- Frozen cuts of lamb should always be thawed in the refrigerator and never on the countertop.
- Raw lamb that has been thawed should be used as soon as possible. It should never be refrozen because this increases the risk of food poisoning when the meat is finally used.
- Lamb that has been ground, cut into chunks for stew or kabobs, or cut into strips for stir-fry is much more perishable than larger cuts of lamb. This is because there is more exposed surface area, which increases the risk for bacterial growth.
- If lamb has been marinated, the marinade should be discarded because of its contact with the raw meat.
- Do not allow lamb to reach room temperature before it is cooked, as this can promote the growth of harmful bacteria. Lamb, like most other meats, should be cooked as soon as possible after its removal from refrigeration.
- Leftovers should be placed in the refrigerator or freezer as soon as the meal is over. Lamb should not be away from refrigeration longer than 2 hours after cooking. Cooked food left at room temperature for more than two hours should be discarded.
- When eating outdoors, food should not be consumed that has been without refrigeration for more than an hour, especially in hot weather. Always have a cooler with ice handy.
- Traditional guidelines state that lamb cooked very rare, rare, medium rare, or medium should have an internal temperature ranging between 115ºF to 145°F. With increased concern over bacteria that may be present in the internal portions of lamb , it is now recommended that whole lamb cuts be cooked to a final internal temperature (after resting) of not less than 145°F.
Ground Lamb Safety and Handling
- Frozen ground lamb should be defrosted in the refrigerator and never at room temperature.
- Ground lamb should be cooked as soon as possible after it is defrosted.
- Ground lamb patties should not be cooked unless they have fully thawed. A frozen or partially frozen patty will not cook evenly and the center will not cook to the proper temperature even though the outside may be completely cooked.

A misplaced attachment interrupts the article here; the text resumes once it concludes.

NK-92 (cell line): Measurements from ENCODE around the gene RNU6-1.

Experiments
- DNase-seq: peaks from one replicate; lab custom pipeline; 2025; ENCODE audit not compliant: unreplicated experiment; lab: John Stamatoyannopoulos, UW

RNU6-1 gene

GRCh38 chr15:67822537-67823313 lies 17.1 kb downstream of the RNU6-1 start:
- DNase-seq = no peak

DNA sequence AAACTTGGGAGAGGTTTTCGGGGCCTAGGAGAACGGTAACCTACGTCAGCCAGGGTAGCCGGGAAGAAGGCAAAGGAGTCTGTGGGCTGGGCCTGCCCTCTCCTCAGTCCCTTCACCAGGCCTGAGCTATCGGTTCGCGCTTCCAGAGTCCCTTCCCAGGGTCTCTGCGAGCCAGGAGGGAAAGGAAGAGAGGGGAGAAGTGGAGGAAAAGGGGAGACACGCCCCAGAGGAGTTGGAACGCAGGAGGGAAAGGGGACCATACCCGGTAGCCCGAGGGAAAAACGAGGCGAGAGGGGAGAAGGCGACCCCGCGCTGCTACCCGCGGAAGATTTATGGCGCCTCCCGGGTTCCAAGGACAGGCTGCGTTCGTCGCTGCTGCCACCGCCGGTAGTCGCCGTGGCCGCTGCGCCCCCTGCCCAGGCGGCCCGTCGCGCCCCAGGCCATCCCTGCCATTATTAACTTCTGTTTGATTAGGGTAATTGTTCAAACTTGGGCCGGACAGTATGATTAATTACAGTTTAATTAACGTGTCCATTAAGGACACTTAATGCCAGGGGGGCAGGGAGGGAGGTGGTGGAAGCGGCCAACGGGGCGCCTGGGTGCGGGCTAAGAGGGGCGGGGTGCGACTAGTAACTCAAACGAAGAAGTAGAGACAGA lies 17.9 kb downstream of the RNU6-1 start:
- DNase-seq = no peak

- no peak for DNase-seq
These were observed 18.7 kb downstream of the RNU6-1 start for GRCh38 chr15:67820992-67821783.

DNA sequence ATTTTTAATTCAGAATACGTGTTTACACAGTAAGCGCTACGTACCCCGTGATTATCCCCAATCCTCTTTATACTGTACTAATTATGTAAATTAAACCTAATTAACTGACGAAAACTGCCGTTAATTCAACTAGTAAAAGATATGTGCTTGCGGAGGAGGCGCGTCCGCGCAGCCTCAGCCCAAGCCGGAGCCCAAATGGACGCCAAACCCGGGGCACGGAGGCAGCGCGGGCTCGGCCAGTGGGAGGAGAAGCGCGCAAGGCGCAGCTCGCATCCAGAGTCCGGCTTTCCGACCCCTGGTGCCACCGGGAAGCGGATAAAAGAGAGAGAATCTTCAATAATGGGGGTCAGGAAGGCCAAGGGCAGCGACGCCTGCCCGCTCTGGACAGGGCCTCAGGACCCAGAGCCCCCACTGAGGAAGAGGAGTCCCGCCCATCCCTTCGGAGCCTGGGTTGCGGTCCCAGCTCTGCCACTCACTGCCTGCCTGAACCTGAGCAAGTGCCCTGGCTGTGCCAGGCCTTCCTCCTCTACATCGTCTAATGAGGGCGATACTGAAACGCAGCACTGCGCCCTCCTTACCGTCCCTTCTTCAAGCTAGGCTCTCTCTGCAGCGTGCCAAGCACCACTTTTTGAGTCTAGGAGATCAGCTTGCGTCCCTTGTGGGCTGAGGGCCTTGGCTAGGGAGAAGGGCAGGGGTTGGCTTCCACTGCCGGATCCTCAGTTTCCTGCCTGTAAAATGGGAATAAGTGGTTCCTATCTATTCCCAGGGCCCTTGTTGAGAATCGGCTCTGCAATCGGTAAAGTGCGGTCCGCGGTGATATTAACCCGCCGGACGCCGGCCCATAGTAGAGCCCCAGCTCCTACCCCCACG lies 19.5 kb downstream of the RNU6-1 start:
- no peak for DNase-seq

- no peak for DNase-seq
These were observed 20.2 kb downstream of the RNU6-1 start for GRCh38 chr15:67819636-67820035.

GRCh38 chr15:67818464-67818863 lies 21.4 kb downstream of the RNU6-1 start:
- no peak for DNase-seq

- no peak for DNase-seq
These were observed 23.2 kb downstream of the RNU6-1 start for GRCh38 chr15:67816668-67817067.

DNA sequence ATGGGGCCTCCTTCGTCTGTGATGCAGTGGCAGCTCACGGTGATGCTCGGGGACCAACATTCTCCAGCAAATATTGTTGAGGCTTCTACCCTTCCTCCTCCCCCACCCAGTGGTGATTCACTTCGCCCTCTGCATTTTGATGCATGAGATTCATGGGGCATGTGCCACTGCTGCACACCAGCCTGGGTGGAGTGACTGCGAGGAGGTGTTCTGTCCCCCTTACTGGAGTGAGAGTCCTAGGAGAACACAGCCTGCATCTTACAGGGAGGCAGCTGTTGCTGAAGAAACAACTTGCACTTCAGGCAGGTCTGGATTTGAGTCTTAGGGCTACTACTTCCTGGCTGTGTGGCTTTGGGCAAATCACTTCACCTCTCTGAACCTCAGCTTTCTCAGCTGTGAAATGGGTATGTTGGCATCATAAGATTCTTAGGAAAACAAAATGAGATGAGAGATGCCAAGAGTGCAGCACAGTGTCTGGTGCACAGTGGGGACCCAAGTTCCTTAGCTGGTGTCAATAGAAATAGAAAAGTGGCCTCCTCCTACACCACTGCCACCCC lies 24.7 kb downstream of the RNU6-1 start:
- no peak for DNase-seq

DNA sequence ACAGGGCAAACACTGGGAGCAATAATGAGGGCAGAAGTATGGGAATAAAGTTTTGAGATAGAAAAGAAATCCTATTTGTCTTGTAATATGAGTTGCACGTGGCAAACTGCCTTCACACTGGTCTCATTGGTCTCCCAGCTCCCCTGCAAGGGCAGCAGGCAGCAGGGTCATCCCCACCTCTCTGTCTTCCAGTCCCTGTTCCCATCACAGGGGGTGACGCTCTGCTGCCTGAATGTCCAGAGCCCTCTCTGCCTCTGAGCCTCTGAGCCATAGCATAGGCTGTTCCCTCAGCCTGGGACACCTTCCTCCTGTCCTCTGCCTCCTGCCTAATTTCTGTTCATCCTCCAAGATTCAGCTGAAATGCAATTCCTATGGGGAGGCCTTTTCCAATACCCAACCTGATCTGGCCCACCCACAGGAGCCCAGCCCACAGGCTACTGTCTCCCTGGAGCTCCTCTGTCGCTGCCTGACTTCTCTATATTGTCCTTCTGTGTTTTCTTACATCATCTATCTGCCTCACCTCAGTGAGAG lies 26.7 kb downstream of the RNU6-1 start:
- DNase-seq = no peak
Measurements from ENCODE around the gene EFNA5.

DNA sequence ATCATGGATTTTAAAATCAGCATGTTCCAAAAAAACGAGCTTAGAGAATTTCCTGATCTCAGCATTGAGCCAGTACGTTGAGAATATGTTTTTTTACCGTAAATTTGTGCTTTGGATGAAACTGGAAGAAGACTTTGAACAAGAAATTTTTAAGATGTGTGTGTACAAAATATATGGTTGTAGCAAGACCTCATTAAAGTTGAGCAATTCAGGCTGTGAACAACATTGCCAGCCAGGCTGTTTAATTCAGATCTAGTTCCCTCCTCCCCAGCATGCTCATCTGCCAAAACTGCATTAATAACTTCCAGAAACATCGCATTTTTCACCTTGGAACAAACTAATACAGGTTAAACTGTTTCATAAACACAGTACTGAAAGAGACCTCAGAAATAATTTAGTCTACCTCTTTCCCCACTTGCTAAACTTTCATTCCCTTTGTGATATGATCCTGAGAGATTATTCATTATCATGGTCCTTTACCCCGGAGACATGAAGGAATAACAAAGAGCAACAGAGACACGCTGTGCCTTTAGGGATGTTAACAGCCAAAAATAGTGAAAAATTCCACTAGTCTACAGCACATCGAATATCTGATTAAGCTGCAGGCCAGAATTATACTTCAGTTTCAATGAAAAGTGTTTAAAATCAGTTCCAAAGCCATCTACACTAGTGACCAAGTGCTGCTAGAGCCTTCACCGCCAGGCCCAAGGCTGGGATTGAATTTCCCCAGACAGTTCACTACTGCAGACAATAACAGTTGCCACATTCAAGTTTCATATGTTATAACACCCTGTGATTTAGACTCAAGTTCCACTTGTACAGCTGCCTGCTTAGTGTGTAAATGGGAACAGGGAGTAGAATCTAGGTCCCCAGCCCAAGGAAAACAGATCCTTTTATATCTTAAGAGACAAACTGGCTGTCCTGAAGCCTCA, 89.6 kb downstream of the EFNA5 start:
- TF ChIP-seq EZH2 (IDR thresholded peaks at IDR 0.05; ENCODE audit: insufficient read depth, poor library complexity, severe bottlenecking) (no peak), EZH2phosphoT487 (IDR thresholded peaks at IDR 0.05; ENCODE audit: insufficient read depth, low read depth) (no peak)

- Ground lamb should be purchased before or on the "sell by" date or "last date of sale" and then used within 2 days of purchasing.
- It is recommended that ground lamb dishes such as meatloaf and moussaka be checked for doneness with a meat thermometer. This is especially important when the lamb has been blended with dark sauces that can mask the color of the meat, making it difficult to determine if any pink color remains, which would indicate that the meat is not fully cooked.
- Careful inspection of lamb in the United States makes it safe to eat. Because of strict codes, there is little concern that lamb provided to the consumer will be infected with animal diseases which may be harmful to humans.
- It is recommended that no more than 300 mg. of cholesterol per day should be consumed, so 2 or 3 servings of lean lamb per day allows plenty of room before reaching the maximum recommended level.
- Trimming the excess fat is helpful in reducing saturated fat and cholesterol, however doing this before the lamb is cooked can make it tougher and less flavorful, especially if the meat is broiled, roasted, or grilled.
- It is usually preferable to trim the fat after cooking because the fat layer protects the meat from drying out during the cooking process. Some of the fat melts during cooking and is absorbed into the meat. This acts as a natural tenderizer, but also adds some saturated fat and cholesterol to the meat.
- If the fat layer is left on, it should not be consumed, because it is not very flavorful on its own and is actually quite unpleasant after it has cooled.